Justin Hemmes is leading the charge to free the capital from the shackles of subjugation, declaring steps to reinvigorate Sydney’s world-class destination status.
The CBD and Kings Cross precincts that were once alive at night with throngs of patrons have steadily faded under the cloud of Sydney’s restrictive regulations, quashing late-night trade and hamstringing hospitality venues.
A fresh, post-State election environment brings new opportunity for business certainty, and the hospitality king believes the time is right, now.
“Sydney has evolved since the lock-outs were introduced; we have matured enormously over the past five years and our experiences have diversified. Regulations need to reflect this,” Hemmes told PubTIC.
Central to the broader strategy is his plan for ‘ivy 2.0’ – an ambitious vision to ultimately redevelop the site, based on a concept he describes as “centred around how we eat, drink, socialise, communicate and work together in this city”.
The redevelopment has begun a lengthy planning phase, sustained by a thriving ivy of today, Merivale aiming to build a neighbourhood of around-the-clock hospitality, flowing from group properties on George Street through the chic, historic walkways of Palings Lane and Ash Street.
Several sites will be transformed from retail into hospitality concepts, taking the total number of ivy laneway offerings to twelve.
This begins with the July launch of Little Felix – a sister bar to the hatted French bistro on Ash Street, seating 60-pax. It will be followed by a middle eastern concept opposite Wynyard Station, offering takeaway at the front and a bar-diner serving drinks and shared plates at the rear. A Mexican eatery and bar is also in the works for George Street.
And launching in the next year, will be an Italian eatery and bar in Palings Lane inspired by the Royal Hotel Bondi’s Totti’s restaurant, serving up the popular wood-fired bread and antipasto.
The vision is to reinvigorate the George Street strip, coinciding with the opening of its much-lauded and highly anticipated multi-million-dollar pedestrianisation, in step with the City of Sydney’s push for a 24-hour CBD.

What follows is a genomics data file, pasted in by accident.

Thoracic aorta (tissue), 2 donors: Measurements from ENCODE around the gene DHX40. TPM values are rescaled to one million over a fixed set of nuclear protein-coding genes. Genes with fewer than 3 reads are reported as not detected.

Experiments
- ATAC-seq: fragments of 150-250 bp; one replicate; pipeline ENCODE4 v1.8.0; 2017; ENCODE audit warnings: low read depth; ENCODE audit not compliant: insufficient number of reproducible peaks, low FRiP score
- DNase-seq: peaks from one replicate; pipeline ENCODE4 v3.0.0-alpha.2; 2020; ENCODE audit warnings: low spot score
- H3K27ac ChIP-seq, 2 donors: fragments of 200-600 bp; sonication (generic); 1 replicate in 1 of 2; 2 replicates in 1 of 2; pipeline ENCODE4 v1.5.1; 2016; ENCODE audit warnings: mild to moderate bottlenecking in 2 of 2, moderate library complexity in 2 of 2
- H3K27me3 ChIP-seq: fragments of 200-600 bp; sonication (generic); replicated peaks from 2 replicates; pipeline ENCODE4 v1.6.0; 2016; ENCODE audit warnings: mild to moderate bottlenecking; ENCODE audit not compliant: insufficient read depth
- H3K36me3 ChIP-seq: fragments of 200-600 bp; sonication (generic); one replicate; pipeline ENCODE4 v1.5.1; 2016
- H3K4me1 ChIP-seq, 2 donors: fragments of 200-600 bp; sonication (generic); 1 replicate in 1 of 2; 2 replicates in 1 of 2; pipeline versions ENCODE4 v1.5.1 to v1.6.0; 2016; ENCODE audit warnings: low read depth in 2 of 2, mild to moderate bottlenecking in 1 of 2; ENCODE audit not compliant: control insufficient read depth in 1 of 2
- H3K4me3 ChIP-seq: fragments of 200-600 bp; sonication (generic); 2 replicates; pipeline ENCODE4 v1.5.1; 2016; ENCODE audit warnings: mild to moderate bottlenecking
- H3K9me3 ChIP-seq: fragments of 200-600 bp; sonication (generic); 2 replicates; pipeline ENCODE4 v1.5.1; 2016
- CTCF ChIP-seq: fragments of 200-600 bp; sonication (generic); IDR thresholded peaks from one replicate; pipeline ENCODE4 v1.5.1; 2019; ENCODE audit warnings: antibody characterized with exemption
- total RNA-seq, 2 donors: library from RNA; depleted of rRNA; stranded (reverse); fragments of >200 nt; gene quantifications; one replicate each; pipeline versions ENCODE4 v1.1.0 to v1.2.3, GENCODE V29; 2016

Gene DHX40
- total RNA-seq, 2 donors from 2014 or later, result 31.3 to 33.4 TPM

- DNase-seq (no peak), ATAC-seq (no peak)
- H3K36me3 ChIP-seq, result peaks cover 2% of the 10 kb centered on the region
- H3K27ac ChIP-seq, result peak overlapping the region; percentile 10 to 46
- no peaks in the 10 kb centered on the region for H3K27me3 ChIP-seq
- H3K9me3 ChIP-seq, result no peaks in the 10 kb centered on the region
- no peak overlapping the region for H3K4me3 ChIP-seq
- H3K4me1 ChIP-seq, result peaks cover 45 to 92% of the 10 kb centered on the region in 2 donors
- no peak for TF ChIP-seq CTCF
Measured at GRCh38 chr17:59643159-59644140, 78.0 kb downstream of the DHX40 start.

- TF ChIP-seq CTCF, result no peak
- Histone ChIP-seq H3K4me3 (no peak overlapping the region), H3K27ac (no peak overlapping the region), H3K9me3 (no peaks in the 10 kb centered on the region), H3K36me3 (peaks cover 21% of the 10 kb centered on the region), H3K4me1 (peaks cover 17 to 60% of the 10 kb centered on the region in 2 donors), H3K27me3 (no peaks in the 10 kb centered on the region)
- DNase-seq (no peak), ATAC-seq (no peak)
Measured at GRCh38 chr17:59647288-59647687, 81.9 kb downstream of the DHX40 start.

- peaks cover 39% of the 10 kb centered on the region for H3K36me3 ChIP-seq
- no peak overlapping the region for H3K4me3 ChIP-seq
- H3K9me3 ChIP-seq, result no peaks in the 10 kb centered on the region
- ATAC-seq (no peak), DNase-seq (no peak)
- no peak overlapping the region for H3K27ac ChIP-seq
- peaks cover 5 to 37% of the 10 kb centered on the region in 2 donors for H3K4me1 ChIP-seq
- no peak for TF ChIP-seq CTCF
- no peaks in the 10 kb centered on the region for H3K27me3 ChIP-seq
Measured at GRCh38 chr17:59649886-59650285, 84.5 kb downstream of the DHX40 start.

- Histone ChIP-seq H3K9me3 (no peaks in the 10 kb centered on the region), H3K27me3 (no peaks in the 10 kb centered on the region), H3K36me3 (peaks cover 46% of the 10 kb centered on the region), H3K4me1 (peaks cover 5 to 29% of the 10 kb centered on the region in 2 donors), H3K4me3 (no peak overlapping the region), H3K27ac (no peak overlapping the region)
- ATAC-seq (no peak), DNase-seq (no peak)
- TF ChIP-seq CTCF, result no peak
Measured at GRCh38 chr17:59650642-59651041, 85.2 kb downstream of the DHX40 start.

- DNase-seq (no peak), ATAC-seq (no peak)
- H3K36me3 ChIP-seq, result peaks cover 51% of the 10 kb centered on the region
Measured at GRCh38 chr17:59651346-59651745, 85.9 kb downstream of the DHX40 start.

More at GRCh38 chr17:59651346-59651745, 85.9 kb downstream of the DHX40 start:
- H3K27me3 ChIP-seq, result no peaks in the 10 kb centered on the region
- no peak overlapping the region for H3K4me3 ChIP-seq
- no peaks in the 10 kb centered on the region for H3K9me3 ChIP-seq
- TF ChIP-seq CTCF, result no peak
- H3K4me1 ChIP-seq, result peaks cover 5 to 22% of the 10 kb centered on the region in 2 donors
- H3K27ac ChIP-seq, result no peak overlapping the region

The plan is for ivy’s portfolio of laneway concepts to help drive CBD activity after 6pm, “encouraging a diverse night-time economy that echoes the 24-hour sophistication and fun of the best places around the world,” says Hemmes.
“Hospitality venues must be at the heart of this activation, enabling people to stay, shop and socialise in the area, which in turn will attract talent from all around the world who want to contribute to our economy. Our night-time CBD streets need to be brimming with light and life.
“For the good of our city, we must embrace this opportunity for positive change. We have a chance to create a vibrant future – to re-build our city to the world class destination we once were, and can be again.
“A city with a safe, fun and diverse culture that reflects the 24-hour energy of Tokyo, London and New York.”
Merivale’s announcement coincides with the Berejiklian government’s naming of the Joint Select Committee tasked to “inquire and report into Sydney’s night-time economy”.
The JSC’s mandate is to ‘maintain and enhance community safety … and health outcomes’, ensure existing regulatory arrangements (including the lockout laws) “remain appropriately balanced”, and lastly, to consider effects on Sydney’s night-time economy.
“In recent years, the Government has introduced laws which have led to a reduction in non-domestic violent assaults in the Sydney CBD and Kings Cross,” says committee chair Natalie Ward.
“However, people have also argued that this legislation has had an adverse effect on certain businesses and the availability of entertainment.”
Estimates suggest in the vicinity of two-hundred venues have closed in the CBD and Kings Cross since the introduction of the ‘lockout laws’. A Deloitte Access Economics report on Sydney’s night-time economy proposed it is economically underperforming by around 37 per cent, equating to $16bn annually.
The committee is currently taking submissions, closing 2 July, and due to report to Parliament by 30 September.
Any party interested in making a submission should promptly contact the committee’s representatives HERE.